“Our goal with this design was essentially to create a sense of community,” Mr. Nicholson said, describing a neighborhood where residents from different units and buildings would interact with one another in common areas. More than half of the apartments are intended for families, he said, with two to three bedrooms in each. Rentals will be restricted to tenants earning from 30 per cent to 110 per cent of the area media income.

The Southern Tier proposal also preserves nearly two acres of open space, including part of a small knoll or rise, in a roughly arrowhead-shaped area on the northeastern end of the 7.8-acre lot.

Commissioner Trip Barnes argued that there could be even more natural habitat if the apartments were consolidated, without a community center or common green.

“We should be looking at an apartment building or two, set out of the way,” Mr. Barnes said. “Line ’em up in a row and put some trees and bushes and put up parking... and you’ve got affordable housing.”

Commissioner Jeff Agnoli also looked askance at the campus-like design, describing both Southern Tier and Meshacket Commons as “sprawl.”

“These are aesthetically pleasing, but it’s at the expense of the abutters and of priority habitat, including areas like this that are among the last of the undeveloped areas in a very developed part of the Island,” Mr. Agnoli said, calling for the MVC to encourage more density in future developments.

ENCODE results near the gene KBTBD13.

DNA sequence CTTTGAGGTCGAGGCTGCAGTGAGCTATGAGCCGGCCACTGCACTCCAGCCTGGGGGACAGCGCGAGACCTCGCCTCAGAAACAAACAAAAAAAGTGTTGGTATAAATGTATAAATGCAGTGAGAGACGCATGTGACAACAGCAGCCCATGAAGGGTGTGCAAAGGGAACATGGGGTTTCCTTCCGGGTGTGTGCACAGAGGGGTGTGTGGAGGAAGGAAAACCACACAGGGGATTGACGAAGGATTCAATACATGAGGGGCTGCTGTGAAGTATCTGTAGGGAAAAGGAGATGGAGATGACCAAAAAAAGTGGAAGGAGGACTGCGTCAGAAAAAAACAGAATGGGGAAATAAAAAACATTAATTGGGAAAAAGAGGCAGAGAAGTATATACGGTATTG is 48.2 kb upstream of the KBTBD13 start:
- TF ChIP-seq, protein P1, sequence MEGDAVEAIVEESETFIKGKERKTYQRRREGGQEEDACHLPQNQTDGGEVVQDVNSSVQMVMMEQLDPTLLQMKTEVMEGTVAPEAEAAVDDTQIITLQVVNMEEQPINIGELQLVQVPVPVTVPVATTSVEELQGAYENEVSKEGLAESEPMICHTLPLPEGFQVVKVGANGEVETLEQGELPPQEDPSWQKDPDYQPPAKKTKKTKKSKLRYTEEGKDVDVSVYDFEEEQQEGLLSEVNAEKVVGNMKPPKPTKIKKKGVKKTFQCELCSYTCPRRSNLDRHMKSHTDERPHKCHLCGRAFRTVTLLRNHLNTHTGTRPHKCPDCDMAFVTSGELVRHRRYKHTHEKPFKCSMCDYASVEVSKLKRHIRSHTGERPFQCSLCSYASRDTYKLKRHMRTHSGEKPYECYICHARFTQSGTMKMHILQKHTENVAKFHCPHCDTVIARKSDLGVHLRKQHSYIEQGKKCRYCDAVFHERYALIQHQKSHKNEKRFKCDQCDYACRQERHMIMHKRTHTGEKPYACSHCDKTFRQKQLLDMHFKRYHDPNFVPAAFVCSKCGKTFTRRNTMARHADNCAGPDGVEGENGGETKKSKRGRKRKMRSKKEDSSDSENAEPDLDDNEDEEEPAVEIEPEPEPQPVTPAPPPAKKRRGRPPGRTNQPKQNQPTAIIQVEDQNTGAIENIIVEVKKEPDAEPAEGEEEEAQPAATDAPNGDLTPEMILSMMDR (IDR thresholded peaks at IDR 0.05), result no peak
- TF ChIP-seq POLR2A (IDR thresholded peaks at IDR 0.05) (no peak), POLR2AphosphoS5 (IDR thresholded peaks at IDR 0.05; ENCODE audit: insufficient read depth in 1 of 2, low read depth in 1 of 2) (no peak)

Commissioner Ben Robinson assailed the plan for rooftop solar energy at Southern Tier, saying the east-west orientation of some of the buildings would require a wasteful use of excess solar panels to generate sufficient energy.

Commissioner Linda Sibley repeatedly questioned why the future access road, which is not part of the current application, couldn’t be placed on the development’s western side, where it would abut the ice arena and parking lot.

Island Housing Trust executive director Philippe Jordi said the reason was due to habitat preservation. Mr. Jordi sadi that the state Natural Heritage and Endangered Species Program (NHESP; Natural Heritage), which holds regulatory power over development in habitat areas, had identified the knoll for preservation and wants to see contiguous, rather than piecemeal, open space around it.